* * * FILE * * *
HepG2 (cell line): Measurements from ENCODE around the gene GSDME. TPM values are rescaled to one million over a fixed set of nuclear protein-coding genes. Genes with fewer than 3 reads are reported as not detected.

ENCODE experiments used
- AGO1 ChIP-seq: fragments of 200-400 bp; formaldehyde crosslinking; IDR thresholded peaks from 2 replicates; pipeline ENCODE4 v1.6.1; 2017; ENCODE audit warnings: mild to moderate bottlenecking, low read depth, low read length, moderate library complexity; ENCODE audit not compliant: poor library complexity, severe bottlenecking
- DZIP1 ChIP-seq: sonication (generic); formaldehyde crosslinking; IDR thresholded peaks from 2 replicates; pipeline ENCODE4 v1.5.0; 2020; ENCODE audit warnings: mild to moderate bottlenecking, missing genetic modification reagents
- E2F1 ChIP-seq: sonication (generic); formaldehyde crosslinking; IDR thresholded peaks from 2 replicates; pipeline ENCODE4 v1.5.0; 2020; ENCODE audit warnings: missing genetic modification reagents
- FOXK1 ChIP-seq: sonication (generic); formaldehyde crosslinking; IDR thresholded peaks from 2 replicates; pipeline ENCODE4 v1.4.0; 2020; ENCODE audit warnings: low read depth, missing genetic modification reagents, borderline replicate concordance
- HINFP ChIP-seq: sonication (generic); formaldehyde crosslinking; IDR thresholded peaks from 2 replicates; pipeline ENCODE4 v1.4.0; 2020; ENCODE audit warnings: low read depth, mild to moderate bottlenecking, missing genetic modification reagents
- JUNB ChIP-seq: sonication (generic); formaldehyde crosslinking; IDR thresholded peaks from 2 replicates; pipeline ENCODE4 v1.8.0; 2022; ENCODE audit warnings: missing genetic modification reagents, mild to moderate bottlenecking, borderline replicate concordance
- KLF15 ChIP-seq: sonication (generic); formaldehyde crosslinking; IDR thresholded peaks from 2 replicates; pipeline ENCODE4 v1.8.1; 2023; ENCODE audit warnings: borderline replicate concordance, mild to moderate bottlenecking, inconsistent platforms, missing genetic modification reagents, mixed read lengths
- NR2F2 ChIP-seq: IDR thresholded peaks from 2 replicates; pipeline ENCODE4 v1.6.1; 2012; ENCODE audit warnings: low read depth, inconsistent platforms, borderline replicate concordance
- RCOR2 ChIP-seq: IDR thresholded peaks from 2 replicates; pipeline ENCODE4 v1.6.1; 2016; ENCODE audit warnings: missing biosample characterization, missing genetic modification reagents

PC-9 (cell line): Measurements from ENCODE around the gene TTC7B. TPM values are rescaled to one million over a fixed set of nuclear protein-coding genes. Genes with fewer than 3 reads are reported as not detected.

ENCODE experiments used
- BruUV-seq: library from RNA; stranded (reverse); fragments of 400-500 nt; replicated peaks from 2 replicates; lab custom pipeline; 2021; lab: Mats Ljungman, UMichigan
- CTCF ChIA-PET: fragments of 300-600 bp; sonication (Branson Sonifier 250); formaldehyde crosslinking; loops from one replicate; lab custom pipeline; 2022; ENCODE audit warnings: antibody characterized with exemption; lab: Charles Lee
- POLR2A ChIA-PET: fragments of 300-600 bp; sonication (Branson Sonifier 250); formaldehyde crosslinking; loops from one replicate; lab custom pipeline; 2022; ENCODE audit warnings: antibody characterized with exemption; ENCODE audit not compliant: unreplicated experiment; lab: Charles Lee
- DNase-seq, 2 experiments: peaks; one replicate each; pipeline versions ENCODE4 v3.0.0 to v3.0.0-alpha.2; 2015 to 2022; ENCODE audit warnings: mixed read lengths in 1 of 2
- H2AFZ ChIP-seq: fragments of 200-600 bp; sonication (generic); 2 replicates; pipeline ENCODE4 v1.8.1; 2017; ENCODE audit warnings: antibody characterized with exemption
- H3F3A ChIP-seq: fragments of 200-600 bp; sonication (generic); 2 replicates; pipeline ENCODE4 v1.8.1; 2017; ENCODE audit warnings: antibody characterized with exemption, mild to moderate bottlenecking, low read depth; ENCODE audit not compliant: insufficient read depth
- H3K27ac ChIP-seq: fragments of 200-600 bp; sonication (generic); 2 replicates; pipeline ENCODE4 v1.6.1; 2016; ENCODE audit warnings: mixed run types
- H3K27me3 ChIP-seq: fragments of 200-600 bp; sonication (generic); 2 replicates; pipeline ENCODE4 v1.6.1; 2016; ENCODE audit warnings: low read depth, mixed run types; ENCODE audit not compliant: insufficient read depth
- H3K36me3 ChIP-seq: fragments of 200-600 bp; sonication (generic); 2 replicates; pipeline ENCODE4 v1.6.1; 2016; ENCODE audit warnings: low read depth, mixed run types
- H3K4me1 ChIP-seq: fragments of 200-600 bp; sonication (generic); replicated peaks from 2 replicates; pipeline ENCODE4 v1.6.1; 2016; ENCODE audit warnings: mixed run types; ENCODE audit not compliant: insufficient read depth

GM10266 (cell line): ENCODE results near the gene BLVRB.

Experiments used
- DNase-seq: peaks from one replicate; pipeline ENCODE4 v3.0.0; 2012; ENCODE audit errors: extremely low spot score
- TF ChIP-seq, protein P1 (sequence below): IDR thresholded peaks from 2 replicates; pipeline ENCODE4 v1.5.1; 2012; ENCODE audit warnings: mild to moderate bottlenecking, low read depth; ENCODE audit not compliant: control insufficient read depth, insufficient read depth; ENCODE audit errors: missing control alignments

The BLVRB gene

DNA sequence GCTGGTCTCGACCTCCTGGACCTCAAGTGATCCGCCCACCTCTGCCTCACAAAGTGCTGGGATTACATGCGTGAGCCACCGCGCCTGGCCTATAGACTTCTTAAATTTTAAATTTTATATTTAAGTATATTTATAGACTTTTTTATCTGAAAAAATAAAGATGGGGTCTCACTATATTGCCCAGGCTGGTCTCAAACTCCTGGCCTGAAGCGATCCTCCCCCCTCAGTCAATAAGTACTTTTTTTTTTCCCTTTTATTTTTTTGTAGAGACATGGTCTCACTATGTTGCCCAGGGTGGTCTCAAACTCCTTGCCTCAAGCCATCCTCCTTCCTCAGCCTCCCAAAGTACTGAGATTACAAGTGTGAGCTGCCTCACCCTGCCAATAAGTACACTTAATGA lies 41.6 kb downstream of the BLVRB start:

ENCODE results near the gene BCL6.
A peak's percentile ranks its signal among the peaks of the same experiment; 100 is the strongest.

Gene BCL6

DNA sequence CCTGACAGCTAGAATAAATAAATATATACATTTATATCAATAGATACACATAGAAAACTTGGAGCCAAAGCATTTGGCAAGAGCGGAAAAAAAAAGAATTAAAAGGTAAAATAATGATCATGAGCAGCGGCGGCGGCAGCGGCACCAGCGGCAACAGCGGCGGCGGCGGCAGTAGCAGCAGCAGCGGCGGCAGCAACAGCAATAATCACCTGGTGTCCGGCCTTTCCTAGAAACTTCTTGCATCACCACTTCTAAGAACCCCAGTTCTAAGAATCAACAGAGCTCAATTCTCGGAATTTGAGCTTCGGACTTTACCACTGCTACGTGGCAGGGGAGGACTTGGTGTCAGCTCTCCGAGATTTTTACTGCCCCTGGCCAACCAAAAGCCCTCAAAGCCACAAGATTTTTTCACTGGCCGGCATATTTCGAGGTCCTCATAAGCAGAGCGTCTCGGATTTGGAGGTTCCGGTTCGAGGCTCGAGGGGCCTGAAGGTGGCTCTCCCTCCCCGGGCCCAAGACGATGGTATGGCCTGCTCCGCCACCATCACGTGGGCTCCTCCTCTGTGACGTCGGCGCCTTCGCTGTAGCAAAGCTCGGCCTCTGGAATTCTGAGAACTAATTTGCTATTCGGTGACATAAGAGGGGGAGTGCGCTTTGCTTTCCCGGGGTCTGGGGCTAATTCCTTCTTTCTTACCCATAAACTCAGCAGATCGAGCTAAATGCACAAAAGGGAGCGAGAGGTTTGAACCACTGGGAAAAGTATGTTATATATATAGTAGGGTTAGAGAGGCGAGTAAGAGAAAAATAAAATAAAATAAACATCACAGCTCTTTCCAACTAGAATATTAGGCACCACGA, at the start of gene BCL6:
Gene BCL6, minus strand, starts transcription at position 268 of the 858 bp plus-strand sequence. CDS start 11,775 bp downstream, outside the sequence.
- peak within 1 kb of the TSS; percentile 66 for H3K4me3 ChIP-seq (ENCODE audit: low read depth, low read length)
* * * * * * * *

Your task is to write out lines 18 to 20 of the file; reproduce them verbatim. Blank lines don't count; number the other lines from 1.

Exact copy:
- H2AFZ ChIP-seq: fragments of 200-600 bp; sonication (generic); 2 replicates; pipeline ENCODE4 v1.8.1; 2017; ENCODE audit warnings: antibody characterized with exemption
- H3F3A ChIP-seq: fragments of 200-600 bp; sonication (generic); 2 replicates; pipeline ENCODE4 v1.8.1; 2017; ENCODE audit warnings: antibody characterized with exemption, mild to moderate bottlenecking, low read depth; ENCODE audit not compliant: insufficient read depth
- H3K27ac ChIP-seq: fragments of 200-600 bp; sonication (generic); 2 replicates; pipeline ENCODE4 v1.6.1; 2016; ENCODE audit warnings: mixed run types